If you're disinterested, you're unbiased; you're out of the loop. But if you're uninterested, you don't give a hoot; you're bored. These two words have been duking it out, but the battle may be over for uninterested. Heavyweight disinterested has featherweight uninterested on the ropes.
If you want a disinterested, or unbiased opinion, don't ask your ex-boyfriend if you can ask his brother out. He will not be disinterested. Disinterested means impartial, having no bias or profit from something:
There is no convincing evidence for this convoluted advice, disinterested researchers say. (New York Times)
Disinterested service is a virtue ordinary human intelligence cannot grasp. (F.E. Mills)
Uninterested means neutral or indifferent, having no interest in something. Once your former sweetheart has a new girlfriend, he might be bored, or uninterested, enough for you to ask him about his cute brother. Here are some uninterested examples:
The coach had put some thoughts on paper and gave his friend the name of a possible publisher who turned out to be uninterested. (New York Times)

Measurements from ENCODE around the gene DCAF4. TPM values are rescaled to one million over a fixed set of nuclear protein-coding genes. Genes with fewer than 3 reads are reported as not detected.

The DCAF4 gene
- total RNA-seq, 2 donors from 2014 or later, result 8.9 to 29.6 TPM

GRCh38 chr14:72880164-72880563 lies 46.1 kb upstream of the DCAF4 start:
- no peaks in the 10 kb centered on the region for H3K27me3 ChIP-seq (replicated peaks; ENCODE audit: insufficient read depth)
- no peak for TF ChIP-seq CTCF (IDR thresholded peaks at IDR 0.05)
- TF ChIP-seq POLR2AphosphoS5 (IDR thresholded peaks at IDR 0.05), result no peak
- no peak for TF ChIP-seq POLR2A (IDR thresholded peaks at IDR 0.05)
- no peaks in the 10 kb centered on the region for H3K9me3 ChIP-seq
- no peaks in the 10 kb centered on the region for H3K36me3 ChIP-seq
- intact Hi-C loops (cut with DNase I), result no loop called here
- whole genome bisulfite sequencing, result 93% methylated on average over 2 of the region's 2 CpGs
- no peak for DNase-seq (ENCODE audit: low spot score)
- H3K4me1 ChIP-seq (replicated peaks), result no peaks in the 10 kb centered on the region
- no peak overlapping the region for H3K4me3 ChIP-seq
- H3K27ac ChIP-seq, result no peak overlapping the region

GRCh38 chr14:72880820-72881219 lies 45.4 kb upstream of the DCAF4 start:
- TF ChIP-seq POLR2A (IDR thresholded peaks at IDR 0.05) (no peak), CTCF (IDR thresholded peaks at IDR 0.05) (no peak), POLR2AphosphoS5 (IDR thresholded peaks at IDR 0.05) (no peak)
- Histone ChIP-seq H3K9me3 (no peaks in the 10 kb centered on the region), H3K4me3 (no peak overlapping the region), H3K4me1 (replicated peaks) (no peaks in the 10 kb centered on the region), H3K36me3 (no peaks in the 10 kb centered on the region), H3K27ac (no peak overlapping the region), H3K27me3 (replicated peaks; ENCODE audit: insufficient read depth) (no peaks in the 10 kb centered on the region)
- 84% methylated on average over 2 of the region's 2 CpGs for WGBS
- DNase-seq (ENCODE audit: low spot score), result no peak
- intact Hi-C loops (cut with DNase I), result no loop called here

"He was dedicated to the automobile," Mr. Joyce said, and uninterested in mass transit. (New York Times)
If your ex is disinterested enough to give you his brother's number, he's over you and unbiased. If the cute brother is uninterested and doesn't call you back, then he's just not into you. But know this: disinterested appears almost twice as often as uninterested, and a quick scan shows that disinterested is frequently used to mean uninterested.Uninterested is down and will soon be counted out. Just like that date.
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If you can't decide whether to purchase the shirt with orange polka dots or the purple paisley-patterned one, you might seek input from a disinterested, or unbiased, party (who will probably tell you not to buy either one). Continue reading...